They are also subject to exploitation. Sometimes, their temporary employers refuse to pay them at the end of the day. And some women and girls have resorted to prostitution to earn money to feed their families.

Ration cuts can have an impact far beyond health, reverberating through the entire community. It is not uncommon for children to be pulled out of school on market days in order to work. Many refugees use a portion of their food rations to barter for other essentials, or to get cash to pay school fees or buy supplies for their children. Small business owners like butchers, hairdressers and tailors - some of them refugees - also feel the pinch.

WFP supplies food to some 240,500 Sudanese refugees in the camps of eastern Chad. Many have been in exile for years and, because of their limited opportunities for self-sufficiency, remain almost totally dependent on outside help. The ration cuts have made an already difficult situation much worse for refugees who were already struggling.

Food cuts in Chad camps expose refugee women and children to exploitation, abuse

New refugees from Central African Republic struggle with ration cuts in southern Chad

Since January 2014, a funding shortfall has forced the World Food Programme (WFP) to cut food rations by 60 per cent in refugee camps in southern Chad. The reduction comes as thousands of refugees from Central African Republic (CAR) continue to arrive in the south - more than 14,000 of them since the beginning of 2014. Many arrive sick, malnourished and exhausted after walking for months in the bush with little food or water. They join some 90,000 other CAR refugees already in the south - some of them for years.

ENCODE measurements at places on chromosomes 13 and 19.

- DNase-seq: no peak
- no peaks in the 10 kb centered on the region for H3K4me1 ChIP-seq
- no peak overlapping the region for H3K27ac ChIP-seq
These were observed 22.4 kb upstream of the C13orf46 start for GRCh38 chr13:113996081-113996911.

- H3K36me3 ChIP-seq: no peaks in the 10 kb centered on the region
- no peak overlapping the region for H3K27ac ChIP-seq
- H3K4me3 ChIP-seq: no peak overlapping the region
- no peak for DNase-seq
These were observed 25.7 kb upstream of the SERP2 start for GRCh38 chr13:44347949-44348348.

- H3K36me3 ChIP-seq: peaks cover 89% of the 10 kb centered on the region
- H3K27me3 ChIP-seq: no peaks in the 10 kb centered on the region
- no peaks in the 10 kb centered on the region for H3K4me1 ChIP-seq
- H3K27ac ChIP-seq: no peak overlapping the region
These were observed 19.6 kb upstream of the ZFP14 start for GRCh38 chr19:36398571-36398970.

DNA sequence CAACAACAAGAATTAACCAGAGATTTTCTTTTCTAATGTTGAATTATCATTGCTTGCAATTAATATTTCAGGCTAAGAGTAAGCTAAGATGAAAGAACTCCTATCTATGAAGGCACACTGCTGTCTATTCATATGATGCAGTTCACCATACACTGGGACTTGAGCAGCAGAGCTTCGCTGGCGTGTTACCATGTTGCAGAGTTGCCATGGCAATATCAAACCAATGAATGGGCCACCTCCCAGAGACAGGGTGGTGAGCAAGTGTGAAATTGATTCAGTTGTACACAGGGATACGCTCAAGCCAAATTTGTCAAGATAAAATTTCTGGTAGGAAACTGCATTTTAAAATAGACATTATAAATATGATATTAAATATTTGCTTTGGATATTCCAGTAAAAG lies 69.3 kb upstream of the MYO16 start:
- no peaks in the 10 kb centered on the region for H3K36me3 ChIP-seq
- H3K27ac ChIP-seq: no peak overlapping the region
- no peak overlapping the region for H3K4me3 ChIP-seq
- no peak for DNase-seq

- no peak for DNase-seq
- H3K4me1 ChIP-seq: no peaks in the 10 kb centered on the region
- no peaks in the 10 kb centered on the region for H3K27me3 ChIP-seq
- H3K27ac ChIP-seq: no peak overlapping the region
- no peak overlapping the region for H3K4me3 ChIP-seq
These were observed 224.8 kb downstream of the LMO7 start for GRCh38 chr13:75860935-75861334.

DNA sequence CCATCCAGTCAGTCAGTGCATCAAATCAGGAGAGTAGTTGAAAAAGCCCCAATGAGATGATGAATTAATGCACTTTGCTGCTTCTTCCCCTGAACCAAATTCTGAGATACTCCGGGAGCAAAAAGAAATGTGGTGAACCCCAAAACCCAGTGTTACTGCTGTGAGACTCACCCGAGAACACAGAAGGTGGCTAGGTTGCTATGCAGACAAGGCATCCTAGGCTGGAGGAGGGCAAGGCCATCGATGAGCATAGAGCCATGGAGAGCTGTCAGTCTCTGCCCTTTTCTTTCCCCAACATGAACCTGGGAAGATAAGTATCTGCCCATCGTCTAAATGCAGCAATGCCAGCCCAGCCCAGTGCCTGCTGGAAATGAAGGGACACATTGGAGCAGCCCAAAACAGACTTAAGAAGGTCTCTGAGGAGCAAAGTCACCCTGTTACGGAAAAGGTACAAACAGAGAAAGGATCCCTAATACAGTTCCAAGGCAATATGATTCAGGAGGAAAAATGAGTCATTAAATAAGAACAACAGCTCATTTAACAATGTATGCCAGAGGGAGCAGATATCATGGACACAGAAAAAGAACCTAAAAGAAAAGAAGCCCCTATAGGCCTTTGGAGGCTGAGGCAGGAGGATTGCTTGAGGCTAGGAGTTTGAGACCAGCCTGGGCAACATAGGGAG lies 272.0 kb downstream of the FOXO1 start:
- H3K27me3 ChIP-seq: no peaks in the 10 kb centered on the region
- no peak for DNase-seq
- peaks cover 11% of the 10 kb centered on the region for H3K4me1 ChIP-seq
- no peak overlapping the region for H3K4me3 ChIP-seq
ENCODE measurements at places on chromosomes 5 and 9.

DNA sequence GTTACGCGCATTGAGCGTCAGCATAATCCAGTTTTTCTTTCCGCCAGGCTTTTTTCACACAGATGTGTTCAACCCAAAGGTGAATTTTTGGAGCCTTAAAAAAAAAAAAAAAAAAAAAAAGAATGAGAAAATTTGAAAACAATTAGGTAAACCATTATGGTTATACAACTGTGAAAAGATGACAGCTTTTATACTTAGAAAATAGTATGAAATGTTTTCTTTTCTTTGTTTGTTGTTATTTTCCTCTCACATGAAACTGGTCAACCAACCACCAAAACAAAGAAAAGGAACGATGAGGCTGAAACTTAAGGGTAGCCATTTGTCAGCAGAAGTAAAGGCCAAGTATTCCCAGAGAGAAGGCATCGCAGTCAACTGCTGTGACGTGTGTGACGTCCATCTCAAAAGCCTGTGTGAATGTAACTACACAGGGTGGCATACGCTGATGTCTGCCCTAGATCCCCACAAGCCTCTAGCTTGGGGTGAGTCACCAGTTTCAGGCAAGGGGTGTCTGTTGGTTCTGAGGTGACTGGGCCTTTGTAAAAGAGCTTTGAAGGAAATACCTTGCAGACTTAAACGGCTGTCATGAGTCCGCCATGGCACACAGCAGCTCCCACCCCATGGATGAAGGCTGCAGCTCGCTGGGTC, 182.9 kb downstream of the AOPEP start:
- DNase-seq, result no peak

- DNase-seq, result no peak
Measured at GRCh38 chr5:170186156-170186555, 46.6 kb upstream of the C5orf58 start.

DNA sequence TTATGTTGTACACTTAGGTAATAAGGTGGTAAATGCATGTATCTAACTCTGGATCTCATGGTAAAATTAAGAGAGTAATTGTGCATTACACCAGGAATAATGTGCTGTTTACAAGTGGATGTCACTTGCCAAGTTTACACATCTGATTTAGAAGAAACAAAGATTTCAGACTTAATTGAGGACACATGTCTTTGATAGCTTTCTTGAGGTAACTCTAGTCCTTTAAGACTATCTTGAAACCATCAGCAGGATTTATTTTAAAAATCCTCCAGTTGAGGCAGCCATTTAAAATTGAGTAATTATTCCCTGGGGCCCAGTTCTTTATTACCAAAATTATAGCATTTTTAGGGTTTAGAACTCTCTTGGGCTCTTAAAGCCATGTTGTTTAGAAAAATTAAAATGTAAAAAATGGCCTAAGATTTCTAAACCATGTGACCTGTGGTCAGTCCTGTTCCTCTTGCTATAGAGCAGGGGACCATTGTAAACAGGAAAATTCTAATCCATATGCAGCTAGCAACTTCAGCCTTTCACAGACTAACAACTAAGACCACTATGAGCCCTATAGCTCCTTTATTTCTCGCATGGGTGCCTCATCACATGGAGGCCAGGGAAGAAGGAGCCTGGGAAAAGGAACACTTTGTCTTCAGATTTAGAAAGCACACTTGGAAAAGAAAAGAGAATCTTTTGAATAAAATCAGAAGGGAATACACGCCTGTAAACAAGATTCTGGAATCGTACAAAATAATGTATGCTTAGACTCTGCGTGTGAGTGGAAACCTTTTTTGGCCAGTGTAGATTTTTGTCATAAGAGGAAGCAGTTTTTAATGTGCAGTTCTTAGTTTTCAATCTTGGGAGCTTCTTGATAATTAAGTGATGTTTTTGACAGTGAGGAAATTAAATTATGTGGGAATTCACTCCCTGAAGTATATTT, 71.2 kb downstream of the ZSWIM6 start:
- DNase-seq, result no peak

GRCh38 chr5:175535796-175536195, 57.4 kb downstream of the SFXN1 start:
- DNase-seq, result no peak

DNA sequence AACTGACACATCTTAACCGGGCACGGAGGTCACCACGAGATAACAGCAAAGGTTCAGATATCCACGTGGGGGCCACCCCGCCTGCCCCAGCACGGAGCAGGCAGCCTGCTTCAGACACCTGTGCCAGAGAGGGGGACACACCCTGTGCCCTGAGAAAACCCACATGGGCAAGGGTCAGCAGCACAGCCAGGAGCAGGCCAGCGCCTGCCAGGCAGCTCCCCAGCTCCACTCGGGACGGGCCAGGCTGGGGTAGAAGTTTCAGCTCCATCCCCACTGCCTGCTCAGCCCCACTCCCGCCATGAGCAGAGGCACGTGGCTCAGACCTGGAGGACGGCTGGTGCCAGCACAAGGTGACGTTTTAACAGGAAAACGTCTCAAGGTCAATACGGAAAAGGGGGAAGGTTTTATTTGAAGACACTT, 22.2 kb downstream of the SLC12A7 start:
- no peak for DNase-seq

The earlier refugees have been able to gain some degree of self-reliance through agriculture or employment, thus making up for some of the food cuts. But the new arrivals, fleeing the latest round of violence in their homeland, are facing a much harsher reality. And many of them - particularly children - will struggle to survive because WFP has also been forced cut the supplemental feeding programmes used to treat people trying to recover from malnutrition.

WFP needs to raise US$ 186 million to maintain feeding programmes for refugees in Africa through the end of the year. Additionally, UNHCR is urgently seeking contributions towards the US$ 78 million it has budgeted this year for food security and nutrition programmes serving refugees in Africa.

Photojournalist Corentin Fohlen and UNHCR Public Information Officer Céline Schmitt visited CAR refugees in southern Chad to document their plight and how they're trying to cope.

New refugees from Central African Republic struggle with ration cuts in southern Chad

UNHCR and Partners Tackle Malnutrition in Mauritania Camp

The UN refugee agency has just renewed its appeal for funds to help meet the needs of tens of thousands of Malian refugees and almost 300,000 internally displaced people. The funding UNHCR is seeking is needed, among other things, for the provision of supplementary and therapeutic food and delivery of health care, including for those suffering from malnutrition. This is one of UNHCR's main concerns in the Mbera refugee camp in Mauritania, which hosts more than 70,000 Malians. A survey on nutrition conducted last January in the camp found that more than 13 per cent of refugee children aged under five suffer from acute malnutrition and more than 41 per cent from chronic malnutrition. Several measures have been taken to treat and prevent malnutrition, including distribution of nutritional supplements to babies and infants, organization of awareness sessions for mothers, increased access to health facilities, launch of a measles vaccination campaign and installation of better water and sanitation infrastructure. Additional funding is needed to improve the prevention and response mechanisms. UNHCR appealed last year for US$144 million for its Mali crisis operations in 2013, but has received only 32 per cent to date. The most urgent needs are food, shelter, sanitation, health care and education.

The photographs in this set were taken by Bechir Malum.

UNHCR and Partners Tackle Malnutrition in Mauritania Camp